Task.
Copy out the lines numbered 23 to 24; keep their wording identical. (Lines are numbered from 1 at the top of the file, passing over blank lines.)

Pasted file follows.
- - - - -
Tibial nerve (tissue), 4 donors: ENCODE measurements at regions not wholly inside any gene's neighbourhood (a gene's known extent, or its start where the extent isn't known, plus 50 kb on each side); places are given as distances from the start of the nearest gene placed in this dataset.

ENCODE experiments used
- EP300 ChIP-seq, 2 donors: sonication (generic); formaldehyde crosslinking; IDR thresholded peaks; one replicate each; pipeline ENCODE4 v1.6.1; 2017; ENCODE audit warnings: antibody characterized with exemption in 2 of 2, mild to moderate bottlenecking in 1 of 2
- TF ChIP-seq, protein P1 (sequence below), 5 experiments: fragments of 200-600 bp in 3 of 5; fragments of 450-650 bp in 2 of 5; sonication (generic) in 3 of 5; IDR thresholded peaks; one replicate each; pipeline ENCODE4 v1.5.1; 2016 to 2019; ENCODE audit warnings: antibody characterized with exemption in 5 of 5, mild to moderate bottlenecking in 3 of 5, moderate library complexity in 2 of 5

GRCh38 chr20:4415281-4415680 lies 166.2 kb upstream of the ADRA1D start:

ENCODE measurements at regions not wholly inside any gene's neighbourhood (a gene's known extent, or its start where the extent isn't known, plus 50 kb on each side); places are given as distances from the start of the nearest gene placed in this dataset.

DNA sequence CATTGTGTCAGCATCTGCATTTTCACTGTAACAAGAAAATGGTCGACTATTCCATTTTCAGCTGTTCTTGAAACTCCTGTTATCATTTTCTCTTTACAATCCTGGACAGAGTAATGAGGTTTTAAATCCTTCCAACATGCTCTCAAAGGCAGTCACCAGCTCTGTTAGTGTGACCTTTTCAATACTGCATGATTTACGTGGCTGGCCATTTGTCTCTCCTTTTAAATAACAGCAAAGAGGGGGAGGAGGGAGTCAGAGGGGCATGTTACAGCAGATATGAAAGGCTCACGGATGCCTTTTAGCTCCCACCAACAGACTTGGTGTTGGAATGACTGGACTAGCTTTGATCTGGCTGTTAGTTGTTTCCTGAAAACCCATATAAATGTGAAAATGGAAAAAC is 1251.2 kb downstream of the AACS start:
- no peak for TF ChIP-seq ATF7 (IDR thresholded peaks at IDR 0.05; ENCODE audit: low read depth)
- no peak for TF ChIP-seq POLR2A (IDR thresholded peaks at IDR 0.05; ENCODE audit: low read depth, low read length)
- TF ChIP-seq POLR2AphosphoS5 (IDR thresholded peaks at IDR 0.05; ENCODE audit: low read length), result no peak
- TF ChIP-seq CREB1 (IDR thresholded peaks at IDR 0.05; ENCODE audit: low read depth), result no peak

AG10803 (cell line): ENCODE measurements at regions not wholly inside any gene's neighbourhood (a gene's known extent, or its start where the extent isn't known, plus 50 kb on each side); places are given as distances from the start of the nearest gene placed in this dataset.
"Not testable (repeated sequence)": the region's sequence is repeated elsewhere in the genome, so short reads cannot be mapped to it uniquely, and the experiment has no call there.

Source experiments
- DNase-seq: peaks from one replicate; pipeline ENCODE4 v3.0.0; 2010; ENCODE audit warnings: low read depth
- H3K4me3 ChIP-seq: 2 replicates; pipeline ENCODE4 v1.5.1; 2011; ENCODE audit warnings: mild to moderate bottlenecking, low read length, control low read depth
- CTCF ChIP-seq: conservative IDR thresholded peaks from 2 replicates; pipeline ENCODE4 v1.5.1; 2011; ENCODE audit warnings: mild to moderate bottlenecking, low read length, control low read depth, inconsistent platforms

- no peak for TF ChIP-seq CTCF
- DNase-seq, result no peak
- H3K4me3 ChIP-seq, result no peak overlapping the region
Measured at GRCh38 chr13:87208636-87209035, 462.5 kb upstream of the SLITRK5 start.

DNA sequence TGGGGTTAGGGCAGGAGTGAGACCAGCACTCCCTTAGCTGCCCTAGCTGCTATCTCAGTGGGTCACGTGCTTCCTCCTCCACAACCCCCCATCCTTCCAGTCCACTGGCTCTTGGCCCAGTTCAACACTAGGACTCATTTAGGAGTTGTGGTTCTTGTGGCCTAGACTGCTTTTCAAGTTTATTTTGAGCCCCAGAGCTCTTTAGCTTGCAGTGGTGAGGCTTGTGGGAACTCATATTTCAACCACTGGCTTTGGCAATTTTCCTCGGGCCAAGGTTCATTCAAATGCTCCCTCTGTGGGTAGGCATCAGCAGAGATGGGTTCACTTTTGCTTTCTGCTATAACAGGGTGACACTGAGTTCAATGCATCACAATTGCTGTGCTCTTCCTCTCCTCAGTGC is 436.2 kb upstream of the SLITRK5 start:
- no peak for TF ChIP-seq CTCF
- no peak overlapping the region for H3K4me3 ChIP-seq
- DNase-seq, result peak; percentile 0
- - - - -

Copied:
- no peak for TF ChIP-seq CTCF
- no peak overlapping the region for H3K4me3 ChIP-seq